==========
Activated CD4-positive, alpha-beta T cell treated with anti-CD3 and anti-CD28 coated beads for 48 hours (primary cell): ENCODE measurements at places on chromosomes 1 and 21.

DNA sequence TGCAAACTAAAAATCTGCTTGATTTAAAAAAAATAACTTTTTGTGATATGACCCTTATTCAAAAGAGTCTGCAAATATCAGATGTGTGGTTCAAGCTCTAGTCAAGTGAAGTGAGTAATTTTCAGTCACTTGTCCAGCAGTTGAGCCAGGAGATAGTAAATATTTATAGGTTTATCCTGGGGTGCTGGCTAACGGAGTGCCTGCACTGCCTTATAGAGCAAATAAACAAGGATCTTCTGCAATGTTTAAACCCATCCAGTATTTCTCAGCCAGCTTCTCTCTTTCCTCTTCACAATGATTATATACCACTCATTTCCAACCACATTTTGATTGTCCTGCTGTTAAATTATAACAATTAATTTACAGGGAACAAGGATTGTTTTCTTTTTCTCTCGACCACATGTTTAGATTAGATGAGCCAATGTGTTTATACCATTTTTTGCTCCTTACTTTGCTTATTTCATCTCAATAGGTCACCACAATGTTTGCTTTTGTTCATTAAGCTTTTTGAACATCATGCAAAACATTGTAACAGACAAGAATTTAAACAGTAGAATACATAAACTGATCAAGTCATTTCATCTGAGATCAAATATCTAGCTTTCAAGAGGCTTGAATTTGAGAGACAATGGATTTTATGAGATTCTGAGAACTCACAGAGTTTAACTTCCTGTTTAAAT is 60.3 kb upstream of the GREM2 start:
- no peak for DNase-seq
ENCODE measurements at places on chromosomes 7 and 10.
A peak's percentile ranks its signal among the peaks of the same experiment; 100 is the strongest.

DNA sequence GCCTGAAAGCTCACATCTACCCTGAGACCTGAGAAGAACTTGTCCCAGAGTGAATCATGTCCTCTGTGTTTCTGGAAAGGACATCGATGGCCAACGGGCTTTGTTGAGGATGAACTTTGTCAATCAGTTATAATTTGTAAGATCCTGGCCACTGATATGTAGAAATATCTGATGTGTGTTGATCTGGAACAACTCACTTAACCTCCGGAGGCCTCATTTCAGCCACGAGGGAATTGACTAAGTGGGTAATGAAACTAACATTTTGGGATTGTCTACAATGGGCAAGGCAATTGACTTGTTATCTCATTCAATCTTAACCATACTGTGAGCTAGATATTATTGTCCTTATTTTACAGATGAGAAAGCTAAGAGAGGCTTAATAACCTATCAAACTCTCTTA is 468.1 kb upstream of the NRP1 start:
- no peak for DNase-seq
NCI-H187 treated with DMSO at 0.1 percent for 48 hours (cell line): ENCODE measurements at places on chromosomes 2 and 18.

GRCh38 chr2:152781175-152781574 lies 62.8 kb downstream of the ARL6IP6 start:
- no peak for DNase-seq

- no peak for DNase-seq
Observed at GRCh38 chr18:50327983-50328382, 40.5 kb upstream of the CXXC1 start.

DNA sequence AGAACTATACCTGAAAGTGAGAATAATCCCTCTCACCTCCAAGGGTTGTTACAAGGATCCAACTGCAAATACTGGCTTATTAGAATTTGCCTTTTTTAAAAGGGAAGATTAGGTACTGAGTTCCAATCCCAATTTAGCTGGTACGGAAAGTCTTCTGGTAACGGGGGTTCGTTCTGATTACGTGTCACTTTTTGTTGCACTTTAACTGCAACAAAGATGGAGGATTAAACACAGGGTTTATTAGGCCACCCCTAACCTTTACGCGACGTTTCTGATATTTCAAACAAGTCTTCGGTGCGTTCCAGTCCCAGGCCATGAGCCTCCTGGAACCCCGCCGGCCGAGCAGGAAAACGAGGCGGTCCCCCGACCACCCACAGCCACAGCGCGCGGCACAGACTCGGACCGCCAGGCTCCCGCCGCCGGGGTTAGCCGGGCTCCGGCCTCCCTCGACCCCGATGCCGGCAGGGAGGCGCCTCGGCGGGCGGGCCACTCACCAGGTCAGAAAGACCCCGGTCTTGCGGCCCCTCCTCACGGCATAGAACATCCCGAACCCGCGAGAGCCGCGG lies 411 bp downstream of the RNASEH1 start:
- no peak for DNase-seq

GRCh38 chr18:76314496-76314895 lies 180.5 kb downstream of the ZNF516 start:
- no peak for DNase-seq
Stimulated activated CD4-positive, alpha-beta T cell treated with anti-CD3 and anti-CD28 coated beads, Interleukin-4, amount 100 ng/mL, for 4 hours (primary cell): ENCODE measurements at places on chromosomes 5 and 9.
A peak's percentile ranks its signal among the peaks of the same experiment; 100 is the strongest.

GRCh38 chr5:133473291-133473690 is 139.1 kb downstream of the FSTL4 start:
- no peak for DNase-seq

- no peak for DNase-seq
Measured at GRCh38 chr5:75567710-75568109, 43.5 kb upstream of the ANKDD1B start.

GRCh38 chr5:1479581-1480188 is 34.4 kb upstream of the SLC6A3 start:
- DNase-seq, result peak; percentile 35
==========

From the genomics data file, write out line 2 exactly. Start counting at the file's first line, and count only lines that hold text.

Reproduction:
DNA sequence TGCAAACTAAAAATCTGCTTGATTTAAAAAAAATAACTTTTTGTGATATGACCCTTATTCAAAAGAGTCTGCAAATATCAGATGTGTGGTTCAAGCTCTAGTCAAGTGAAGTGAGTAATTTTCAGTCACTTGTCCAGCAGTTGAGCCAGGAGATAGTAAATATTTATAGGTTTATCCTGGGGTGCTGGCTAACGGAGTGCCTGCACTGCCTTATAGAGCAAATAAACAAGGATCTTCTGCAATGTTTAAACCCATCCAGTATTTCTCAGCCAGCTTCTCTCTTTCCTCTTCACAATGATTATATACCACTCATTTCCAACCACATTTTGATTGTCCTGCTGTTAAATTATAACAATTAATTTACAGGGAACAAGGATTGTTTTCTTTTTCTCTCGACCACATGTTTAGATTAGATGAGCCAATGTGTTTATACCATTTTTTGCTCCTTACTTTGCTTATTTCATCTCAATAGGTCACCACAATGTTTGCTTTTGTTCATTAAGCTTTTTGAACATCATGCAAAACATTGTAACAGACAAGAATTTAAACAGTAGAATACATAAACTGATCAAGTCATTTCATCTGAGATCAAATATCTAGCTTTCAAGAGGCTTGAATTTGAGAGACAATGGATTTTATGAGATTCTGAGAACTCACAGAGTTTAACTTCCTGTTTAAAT is 60.3 kb upstream of the GREM2 start: